In 2013, the FBI took down Freedom Hosting and with it, brought down a minimum of 23 child pornography sites. The seizure of child pornography (CP) servers was considered a win by law enforcement and many Tor users. However, recently unsealed documents reveal just how far the FBI stepped outside the law.
During the investigation, agents discovered a connection between an email service and many CP websites. The FBI was then given a warrant to hack 300 users of TorMail, the email service in mentioned.
TorMail was an encrypted mail platform that allowed users to send and receive emails over the Tor network. The FBI was allowed to hack TorMail users after discovering that both TorMail and the CP sites were hosted on the same server.
Documents explicitly clarified that only the 300 target accounts listed in the affidavit were to be hacked.
The ACLU fought to have the documents unsealed in September and the Department of Justice ultimately published them in redacted form. The released documents confirmed the suspicions and theories of many cybersecurity researchers and TorMail users alike.
“That is, while the warrant authorized hacking with a scalpel, the FBI delivered their malware to TorMail users with a grenade,” Christopher Soghoian, principal technologist at the American Civil Liberties Union (ACLU), told Motherboard in an email.
The suspicion that the FBI operated outside the scope of their warrant existed almost immediately. The “hack” was not discreet. As revealed in the affidavits, the type of “hacking” performed by the FBI was a network investigative technique (NIT). This malware, according to Greg Virgin, former NSA employee turned cyber security consultant, did not “crack” Tor encryption. It circumvented anonymity altogether.
Malware was only to be deployed once one of the “target” users entered their TorMail username and password, the affidavits explained. However, within a week of the arrest of the Freedom Hosting owner, TorMail users started reporting otherwise. Users were met with an error page before being able to access the TorMail log-in page.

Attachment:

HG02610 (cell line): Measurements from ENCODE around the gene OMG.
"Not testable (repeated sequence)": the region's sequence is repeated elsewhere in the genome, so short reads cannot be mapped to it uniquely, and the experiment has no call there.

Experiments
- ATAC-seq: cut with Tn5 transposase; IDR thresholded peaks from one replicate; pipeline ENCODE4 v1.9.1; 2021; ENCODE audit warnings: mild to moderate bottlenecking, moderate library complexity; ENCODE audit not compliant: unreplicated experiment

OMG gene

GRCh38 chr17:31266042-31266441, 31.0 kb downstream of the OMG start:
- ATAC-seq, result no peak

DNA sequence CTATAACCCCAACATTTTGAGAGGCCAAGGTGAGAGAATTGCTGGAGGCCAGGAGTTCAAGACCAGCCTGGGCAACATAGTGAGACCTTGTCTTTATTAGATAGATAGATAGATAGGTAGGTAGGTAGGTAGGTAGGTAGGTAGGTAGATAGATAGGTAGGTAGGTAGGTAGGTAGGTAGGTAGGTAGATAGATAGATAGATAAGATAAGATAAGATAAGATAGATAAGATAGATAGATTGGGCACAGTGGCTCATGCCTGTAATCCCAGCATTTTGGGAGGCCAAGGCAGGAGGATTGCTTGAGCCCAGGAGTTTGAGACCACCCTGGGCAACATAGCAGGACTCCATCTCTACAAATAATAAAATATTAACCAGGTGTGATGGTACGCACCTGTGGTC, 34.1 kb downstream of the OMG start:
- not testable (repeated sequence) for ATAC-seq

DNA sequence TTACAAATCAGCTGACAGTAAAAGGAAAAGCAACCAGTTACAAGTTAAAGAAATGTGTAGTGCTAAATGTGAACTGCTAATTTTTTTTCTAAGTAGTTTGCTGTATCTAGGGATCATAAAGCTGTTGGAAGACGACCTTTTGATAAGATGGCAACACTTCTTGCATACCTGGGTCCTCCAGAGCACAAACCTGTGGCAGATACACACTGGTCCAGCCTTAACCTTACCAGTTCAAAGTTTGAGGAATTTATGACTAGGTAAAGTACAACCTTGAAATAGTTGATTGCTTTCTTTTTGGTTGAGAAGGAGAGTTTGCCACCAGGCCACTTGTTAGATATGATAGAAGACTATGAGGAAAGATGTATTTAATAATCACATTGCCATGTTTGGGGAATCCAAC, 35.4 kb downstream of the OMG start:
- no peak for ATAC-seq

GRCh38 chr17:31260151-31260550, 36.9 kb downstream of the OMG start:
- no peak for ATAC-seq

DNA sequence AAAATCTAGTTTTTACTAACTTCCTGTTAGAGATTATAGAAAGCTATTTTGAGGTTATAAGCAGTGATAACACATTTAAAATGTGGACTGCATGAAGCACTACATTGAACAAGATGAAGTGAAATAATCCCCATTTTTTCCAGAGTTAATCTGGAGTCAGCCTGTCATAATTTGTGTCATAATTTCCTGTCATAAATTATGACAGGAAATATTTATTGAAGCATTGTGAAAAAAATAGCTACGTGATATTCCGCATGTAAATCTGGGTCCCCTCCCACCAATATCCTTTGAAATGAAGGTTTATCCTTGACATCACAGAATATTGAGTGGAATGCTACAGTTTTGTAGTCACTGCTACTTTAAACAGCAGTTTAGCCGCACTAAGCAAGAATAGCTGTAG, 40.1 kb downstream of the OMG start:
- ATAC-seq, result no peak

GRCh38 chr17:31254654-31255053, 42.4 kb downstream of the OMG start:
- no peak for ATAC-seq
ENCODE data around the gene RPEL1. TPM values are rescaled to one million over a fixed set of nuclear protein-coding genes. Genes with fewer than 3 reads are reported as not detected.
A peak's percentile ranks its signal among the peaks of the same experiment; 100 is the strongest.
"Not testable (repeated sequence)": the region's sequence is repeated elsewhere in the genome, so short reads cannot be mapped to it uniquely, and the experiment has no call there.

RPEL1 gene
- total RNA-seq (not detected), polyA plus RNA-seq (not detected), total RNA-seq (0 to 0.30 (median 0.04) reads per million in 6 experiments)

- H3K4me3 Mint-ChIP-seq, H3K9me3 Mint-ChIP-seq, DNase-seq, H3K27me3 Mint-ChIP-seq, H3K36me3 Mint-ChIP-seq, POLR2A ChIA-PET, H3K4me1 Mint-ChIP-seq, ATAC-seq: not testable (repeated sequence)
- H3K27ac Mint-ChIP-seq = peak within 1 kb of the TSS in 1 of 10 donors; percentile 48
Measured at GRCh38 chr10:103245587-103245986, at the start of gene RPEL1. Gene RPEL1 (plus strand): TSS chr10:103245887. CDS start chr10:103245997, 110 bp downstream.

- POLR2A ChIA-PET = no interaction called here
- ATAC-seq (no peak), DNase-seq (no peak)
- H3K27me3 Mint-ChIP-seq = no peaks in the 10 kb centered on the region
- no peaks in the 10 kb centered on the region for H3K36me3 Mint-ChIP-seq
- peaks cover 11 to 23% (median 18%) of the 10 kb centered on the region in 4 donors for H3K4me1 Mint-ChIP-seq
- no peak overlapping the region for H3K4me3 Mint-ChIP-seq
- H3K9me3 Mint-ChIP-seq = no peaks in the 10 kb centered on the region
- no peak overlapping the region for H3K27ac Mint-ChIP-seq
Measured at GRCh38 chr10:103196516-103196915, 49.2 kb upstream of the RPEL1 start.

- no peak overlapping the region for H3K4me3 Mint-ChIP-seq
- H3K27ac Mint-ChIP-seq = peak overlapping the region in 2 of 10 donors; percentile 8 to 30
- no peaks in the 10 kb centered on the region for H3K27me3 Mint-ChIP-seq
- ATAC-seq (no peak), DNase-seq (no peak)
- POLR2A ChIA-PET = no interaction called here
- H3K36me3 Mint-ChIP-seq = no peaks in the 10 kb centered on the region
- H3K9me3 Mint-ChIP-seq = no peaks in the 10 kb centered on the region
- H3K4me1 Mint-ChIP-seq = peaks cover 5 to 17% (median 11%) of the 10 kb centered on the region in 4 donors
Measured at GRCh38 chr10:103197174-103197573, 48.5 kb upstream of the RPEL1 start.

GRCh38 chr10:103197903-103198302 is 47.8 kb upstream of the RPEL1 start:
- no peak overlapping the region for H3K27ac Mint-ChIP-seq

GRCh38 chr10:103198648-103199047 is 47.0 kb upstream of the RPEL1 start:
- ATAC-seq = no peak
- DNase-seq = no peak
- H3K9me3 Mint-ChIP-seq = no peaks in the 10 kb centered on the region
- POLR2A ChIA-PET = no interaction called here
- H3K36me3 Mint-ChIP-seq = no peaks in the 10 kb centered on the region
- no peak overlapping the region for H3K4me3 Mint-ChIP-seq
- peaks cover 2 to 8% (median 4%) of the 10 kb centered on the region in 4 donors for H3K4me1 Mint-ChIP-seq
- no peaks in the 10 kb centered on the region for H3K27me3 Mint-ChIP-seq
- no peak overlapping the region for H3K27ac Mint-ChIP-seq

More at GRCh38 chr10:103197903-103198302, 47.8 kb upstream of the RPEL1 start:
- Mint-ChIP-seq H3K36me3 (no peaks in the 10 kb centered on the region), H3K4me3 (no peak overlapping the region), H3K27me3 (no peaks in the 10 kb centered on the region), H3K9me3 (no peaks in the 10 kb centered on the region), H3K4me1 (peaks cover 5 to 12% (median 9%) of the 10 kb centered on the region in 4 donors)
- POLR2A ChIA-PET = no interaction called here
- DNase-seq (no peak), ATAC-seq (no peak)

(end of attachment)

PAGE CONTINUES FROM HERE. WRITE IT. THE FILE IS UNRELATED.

Security researchers dissected the code and it wasn’t long before Mozilla made a statement. The code exploited a critical memory management vulnerability in Firefox, the company said. Tor, being based on Firefox, consequently suffered from the same vulnerability. The “Down for Maintenance” error page that presented itself to TorMail users ultimately exposed their identities.
Wired reported that the FBI’s malware looked up the victim’s MAC address and Windows hostname. The NIT then transmitted the identifying data to a server in Virginia. Data was sent via HTTP, outside of Tor, revealing the victim’s IP address.
Joseph Cox, a contributor to Vice’s Motherboard, spoke with a former TorMail user who confirmed the error page “appeared before you even logged in.”
The email Christopher Soghoian sent to Motherboard continued:
The warrant that the FBI returned to the court makes no mention of the fact that the FBI ended their operation early because they were discovered by the security community, nor does it acknowledge that the government delivered their malware to innocent TorMail users. This strongly suggests that the FBI kept the court in the dark about the extent to which they botched the TorMail operation.
“What remains unclear is if the court was ever told that the FBI had exceeded the scope of the warrant, or whether the FBI agents who hacked innocent users were ever punished,” he continued.
Motherboard reached out to the FBI for comment and heard back from Christopher Allen, a spokesperson for the FBI. “As a matter of practice the FBI narrowly tailors warrants, and we do not exceed the scope of those warrants,” he said.
(Special thanks to Joseph Cox for uploading and making all of the documents readily available.) The Freedom Hosting affidavit can be found here. TorMail affidavit here. And the ACLU’s motion to unseal the documents can be found here.